In what was an expected move echoing other suits around the country, lawyers for the National Rifle Association sued the city of Sunnyvale on Tuesday, arguing that new gun laws restricting the ownership of large capacity guns violate the Second Amendment.
By allowing residents and Sunnyvale visitors to only possess firearms with reduced capacity magazines, the suit alleges that the city "unconstitutionally limits the number of rounds that its law abiding residents will have to protect themselves."
Specifically, the San Jose-based federal lawsuit filed by Chuck Michel in Long Beach, the NRA's West Coast counsel, alleges that magazines holding more than 10 rounds are standard equipment for many popular pistols and rifles. And a majority of pistols in the United States, the suit continues, are manufactured and sold with magazines holding between 10 and 17 rounds.
Plaintiffs Leonard Fyock, Scott Hochstetler, William Douglas, David Pearson, Brad Seifers and Rod Swanson, all Sunnyvale gun owners, are arguing that the new law will "endanger public safety by giving violent criminals an advantage and decreasing the likelihood that a victim will survive a criminal attack."
The suit names the city and mayor of Sunnyvale Anthony Spitaleri, along with and Frank Grgurina, police chief for Sunnyvale's Department of Public Safety for Sunnyvale. They are being represented pro bono by the San Francisco-based firm Farella Braun and Martel, where attorney Tony Schoenberg is also defending an earlier lawsuit filed Dec. 10 by the National Shooting Sports Foundation and U.S. Firearms, a gun store in Sunnyvale arguing that firearms dealers shouldn't have to register the names of people buying ammunition.
"It was expected but certainly, no lawsuit is welcome," Spitaleri told NBC Bay Area on Tuesday. "They are just claiming everything is unconstitutional. But they are all over the map. They're looking for anything and are saying anything."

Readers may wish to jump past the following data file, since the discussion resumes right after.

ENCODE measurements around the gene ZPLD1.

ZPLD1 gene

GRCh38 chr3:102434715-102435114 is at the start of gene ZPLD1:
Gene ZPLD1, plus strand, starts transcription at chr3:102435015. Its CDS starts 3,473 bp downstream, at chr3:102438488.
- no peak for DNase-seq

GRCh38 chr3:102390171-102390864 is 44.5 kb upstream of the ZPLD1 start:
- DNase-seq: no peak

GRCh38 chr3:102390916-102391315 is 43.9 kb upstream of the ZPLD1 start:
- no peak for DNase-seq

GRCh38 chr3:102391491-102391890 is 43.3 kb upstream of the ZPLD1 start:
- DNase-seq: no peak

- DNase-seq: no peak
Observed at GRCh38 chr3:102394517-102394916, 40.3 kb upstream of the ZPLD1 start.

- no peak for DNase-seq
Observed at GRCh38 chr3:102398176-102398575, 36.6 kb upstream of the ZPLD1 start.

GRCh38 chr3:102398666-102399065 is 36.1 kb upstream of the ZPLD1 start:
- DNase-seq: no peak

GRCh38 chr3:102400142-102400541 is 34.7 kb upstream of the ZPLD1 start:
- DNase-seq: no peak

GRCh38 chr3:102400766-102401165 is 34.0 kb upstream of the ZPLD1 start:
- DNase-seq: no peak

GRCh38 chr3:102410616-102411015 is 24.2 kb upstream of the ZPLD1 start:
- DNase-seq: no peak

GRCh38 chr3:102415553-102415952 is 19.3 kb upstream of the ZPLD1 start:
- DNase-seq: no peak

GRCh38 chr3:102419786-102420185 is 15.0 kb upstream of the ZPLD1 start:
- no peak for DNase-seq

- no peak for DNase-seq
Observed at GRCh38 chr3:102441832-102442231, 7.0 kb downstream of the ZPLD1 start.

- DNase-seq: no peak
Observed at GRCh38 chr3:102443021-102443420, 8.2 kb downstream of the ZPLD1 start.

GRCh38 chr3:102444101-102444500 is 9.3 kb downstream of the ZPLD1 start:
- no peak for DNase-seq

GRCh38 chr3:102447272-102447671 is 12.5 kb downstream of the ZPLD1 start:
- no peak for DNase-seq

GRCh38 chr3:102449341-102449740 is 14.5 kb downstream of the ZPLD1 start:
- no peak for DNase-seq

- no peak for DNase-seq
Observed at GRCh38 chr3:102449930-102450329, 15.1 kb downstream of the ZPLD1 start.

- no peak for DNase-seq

Sunnyvale residents passed Measure C in November with 67 percent of the vote, and a portion of the law requires owners of such magazines to remove these large capacity weapons from the city, sell them outside California or to a licensed gun dealer, or give them up to police for destruction within 90 days.
The ordinance took effect on Dec. 6 and will give residents until March 6 to turn in their gun magazines to police.
While the NRA claims that is unfair, Spitaleri says he's just trying to close the loophole between not being able to buy such magazines, and own such magazines. The former is illegal, and currently, the latter is legal, which Spitaleri thinks is ridiculous.
This suit in Sunnyvale follows on the heels of the NRA-backed San Francisco Veteran Police Officers Association challenging San Francisco’s recent ban on the possession of magazines in excess of 10 rounds.
In Colorado, a broad coalition of law enforcement officials filed suit against that state's recently enacted ban on common gun magazines.
Earlier this year in New York, the State Sheriffs Association, the Law Enforcement Legal Defense Fund and individual law enforcement officers filed an amicus brief in support of a challenge to the State's ban on rifles and magazines in excess of 10 rounds.